Hurricane Matthew Update #2 – Tuesday Oct 4 – 6pm

Hurricane Matthew Update #2 – Tuesday Oct 4 – 6pm

It is tricky to update about different places in Haiti right now. A lot of the information on facebook must be fact-checked as there are pictures being spread from past events, such as Tropical Storms Jaoquin and Sandy, and even pictures from other places, such as Kingston, Jamaica. I THINK all of the following is accurate, but I cannot guarantee it.

For our family: We’re enjoying our time with the Lotz family.

Mara Making Friends

It has been a day of strong winds and heavy rain, but the house is dry and safe. There have been 10-20 trees fall within the view from our porch, including one which had a trunk over 20″ in diameter, but there was never anything that threatened the house we are in. Thank God for keeping us safe through this.

For our guys: At our house, the guys were reporting that everyone is safe, and the only damage that has been reported are to the Almond tree (in the front yard of our house), and the Breadfuit tree (which is by the stairs in the workshop), but neither damaged our property.

For Fort Jacques area: This is the area I can speak most definitively about, though I still only know what we saw from the porch. That is many downed trees, and a few houses with roofing tin flying off. This area is mostly large houses, so everything should be easily reparable for the residents, though it made for a cold and wet day. Power lines are down all over the place. It is a surprising bonus that since grid power was not on, it was safer for everyone when the power lines went down.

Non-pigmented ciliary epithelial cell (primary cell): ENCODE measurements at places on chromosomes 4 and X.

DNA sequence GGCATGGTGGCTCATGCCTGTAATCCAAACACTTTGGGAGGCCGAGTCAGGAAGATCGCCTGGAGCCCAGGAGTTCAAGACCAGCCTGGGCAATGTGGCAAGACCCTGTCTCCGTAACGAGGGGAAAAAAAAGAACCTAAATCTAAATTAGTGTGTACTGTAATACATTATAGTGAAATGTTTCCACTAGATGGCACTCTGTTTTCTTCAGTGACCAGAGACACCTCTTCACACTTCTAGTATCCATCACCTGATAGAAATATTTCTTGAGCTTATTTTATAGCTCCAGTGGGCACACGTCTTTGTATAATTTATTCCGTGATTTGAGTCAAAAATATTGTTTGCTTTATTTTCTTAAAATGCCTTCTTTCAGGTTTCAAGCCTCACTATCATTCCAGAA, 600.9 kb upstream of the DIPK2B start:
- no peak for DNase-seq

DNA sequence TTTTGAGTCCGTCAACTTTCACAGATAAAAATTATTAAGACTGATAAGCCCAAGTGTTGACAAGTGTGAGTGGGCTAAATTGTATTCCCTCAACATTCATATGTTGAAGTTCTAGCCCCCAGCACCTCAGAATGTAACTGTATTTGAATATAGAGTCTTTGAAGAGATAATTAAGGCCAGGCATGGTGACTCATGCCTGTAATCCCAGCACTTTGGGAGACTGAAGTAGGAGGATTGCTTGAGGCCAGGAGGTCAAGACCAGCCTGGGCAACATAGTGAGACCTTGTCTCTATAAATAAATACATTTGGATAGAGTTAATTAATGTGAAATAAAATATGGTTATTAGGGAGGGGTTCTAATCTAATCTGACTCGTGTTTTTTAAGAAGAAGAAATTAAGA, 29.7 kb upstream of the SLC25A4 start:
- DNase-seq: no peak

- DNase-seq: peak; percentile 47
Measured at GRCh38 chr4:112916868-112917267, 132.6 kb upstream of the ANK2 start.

Fort Jacques, Haiti - 4Oct16

Man fixing his roof during the storm – Fort Jacques, Haiti – 4Oct16

Broken Trees - Fort Jacques, Haiti - 4Oct16

Broken Trees – Fort Jacques, Haiti – 4Oct16

Fort Jacques, Haiti - 4Oct16

Broken Tin Roof – Fort Jacques, Haiti – 4Oct16

Fort Jacques, Haiti - 4Oct16

Broken Tree #2 – Fort Jacques, Haiti – 4Oct16

Fort Jacques, Haiti - 4Oct16

Moto driving through the rain – Fort Jacques, Haiti – 4Oct16

Fort Jacques, Haiti - 4Oct16

Branches on power lines – Fort Jacques, Haiti – 4Oct16

For Jacmel: Reports were moderate all things considered, though all of my reports are coming from ex-pats and what they can see from their compounds. I’m sure once we get out we will find that there was a lot of tin roofing ripped off of houses, and water damage all around. We know that trees were getting knocked down on ex-pat compounds so I’m sure they’re getting knocked down everywhere. Likely there were major mudslides as well, but I haven’t heard any reported. The rivers are extremely high and dangerous, including a large area that is typically marsh/swampland adjacent to Sarah Wallace’s compound. This likely means that Lavalle, Lavanneau, Bainet, and other cities in the mountains west of Jacmel are cut off from supply routes until the water receeds, assuming the (newly completed) bridge has not been damaged.

For Les Cayes: I’m hearing bad reports. The river is high and dangerous, cell phone coverage is mostly out, and there is extensive flooding throughout the town. More importantly, there are reports from Petit Goave that a bridge is out on National Route 2. This will mean that everything to the south and/or west of Petit Goave, including Miragoane, Les Cayes, and Jeremie, is cut off from the rest of the country until a safe detour is constructed. I have seen some terrible pictures of flooding, and reports of shoulder-high flood waters, but I have not confirmed them yet For Cote D’ Fer: I haven’t heard any reports, but it is likely isolated at this point completely if Route #2 is out, and the river is impassable from Jacmel.